Supporting information

S1 Fig. Economic costs of maternal influenza immunization program by year (base scenario), (US$).

https://doi.org/10.1371/journal.pone.0190006.s001

(TIF)

S2 Fig. Financial costs of maternal influenza immunization program by year (base scenario with lower ANC coverage), (US$).

https://doi.org/10.1371/journal.pone.0190006.s002

(TIF)

S3 Fig. Economic costs of maternal influenza immunization program by year (base scenario with lower ANC coverage), (US$).

https://doi.org/10.1371/journal.pone.0190006.s003

(TIF)

S4 Fig. Financial costs of maternal influenza immunization program by year (purchased vaccine, 10 dose vial, low coverage), (US$).

https://doi.org/10.1371/journal.pone.0190006.s004

(TIF)

S5 Fig. Economic costs of maternal influenza immunization program by year (purchased vaccine, 10 dose vial, low coverage), (US$).

https://doi.org/10.1371/journal.pone.0190006.s005

(TIF)

S6 Fig. Financial costs of maternal influenza immunization program by year (purchased vaccine, 10 dose vial, high coverage), (US$).

https://doi.org/10.1371/journal.pone.0190006.s006

(TIF)

S7 Fig. Economic costs of maternal influenza immunization program by year (purchased vaccine, 10 dose vial, high coverage), (US$).

https://doi.org/10.1371/journal.pone.0190006.s007

(TIF)

S1 File. Costing tool, Malawi base scenario.

https://doi.org/10.1371/journal.pone.0190006.s008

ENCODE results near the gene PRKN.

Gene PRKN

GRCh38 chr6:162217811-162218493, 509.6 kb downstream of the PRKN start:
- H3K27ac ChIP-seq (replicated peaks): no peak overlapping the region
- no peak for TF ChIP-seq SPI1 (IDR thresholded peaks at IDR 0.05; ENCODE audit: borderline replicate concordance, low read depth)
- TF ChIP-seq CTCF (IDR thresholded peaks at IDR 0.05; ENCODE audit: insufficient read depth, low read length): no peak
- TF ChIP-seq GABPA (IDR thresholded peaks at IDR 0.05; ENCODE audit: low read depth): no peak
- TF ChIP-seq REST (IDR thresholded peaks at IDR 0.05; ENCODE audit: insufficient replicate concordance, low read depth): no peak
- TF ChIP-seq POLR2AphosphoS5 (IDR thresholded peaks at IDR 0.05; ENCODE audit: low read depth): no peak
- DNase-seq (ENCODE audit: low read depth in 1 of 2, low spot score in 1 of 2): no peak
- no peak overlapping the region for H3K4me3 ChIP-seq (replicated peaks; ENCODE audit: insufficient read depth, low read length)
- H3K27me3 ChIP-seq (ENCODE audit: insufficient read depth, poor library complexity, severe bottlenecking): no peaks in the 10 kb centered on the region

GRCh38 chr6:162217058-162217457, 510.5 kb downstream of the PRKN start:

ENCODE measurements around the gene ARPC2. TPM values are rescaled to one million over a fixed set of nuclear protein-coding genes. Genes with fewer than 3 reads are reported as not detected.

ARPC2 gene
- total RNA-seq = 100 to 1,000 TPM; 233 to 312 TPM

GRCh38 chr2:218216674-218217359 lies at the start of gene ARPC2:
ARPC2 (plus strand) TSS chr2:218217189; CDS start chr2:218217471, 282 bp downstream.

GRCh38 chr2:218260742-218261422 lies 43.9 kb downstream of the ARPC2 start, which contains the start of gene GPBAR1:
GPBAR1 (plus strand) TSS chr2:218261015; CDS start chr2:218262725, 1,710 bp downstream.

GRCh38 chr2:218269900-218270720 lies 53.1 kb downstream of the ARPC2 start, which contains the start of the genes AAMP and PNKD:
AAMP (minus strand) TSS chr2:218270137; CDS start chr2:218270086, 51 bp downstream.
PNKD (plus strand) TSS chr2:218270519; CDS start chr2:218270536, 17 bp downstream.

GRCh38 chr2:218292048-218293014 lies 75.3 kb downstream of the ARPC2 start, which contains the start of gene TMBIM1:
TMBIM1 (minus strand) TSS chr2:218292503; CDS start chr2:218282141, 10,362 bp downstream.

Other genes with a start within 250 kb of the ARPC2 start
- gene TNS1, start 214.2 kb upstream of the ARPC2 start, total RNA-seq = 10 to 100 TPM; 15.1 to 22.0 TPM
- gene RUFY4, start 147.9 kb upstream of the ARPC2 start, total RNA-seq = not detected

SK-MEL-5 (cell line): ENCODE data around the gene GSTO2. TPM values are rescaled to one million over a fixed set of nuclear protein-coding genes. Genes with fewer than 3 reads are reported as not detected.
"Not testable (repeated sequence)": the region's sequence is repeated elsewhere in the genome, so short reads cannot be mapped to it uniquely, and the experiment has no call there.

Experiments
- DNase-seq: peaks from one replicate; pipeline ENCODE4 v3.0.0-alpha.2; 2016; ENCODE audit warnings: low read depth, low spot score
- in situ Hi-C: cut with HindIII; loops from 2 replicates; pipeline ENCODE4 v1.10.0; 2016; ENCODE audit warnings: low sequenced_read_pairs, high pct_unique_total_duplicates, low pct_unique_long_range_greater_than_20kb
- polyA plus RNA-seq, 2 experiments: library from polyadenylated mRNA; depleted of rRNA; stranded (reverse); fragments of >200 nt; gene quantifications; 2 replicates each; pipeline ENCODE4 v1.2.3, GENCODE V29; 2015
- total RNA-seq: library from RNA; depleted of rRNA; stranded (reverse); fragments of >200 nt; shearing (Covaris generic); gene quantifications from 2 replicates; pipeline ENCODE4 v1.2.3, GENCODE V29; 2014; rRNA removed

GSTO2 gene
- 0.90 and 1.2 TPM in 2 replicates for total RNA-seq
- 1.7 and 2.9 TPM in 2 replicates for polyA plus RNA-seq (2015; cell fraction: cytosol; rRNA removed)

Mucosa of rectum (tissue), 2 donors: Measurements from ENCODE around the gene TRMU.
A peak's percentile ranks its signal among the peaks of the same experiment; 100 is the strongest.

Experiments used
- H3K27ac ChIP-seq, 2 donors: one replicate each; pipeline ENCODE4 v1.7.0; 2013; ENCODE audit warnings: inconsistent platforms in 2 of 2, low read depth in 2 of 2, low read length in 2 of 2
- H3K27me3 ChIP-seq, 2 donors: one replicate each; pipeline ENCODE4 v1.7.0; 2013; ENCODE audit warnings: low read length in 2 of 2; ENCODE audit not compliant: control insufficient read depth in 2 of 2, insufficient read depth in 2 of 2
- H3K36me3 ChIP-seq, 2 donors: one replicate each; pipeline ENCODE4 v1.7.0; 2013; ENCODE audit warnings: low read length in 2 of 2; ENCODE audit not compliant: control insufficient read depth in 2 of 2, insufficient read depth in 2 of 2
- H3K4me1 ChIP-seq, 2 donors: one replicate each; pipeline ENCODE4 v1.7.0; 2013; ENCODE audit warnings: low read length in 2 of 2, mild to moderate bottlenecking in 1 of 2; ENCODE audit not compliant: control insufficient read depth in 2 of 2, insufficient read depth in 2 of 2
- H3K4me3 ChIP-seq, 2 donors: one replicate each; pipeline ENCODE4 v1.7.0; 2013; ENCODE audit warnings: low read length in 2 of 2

(XLSX)

Acknowledgments

The authors would like to thank the coordinators and implementers of antenatal clinics and the Expanded Program for Immunization (EPI) for their willingness to work with the study team. We especially want to thank Mr. Geoffrey Chirwa, EPI Manager (MOH); Mr. Moussa Valle, EPI Logistician (MOH); Mr. Austin Makwakwa, Health Education Unit (MOH); Ms Emily Chirwa-Infrastructure Development Manager, (MOH); Mr. Samson Kumphale-Dowa District EPI Coordinator; Mr. Joushua Kalambo, Rumphi District EPI Coordinator, James Kalima, Zomba District EPI Coordinator. We would also like to thank UNICEF and all other people, not mentioned here, but who provided us with vital information or facilitated our research in one way or the other. PL, JRO, and RH are staff members of the World Health Organization. The views expressed are those of the authors and not necessarily those of the World Health Organization.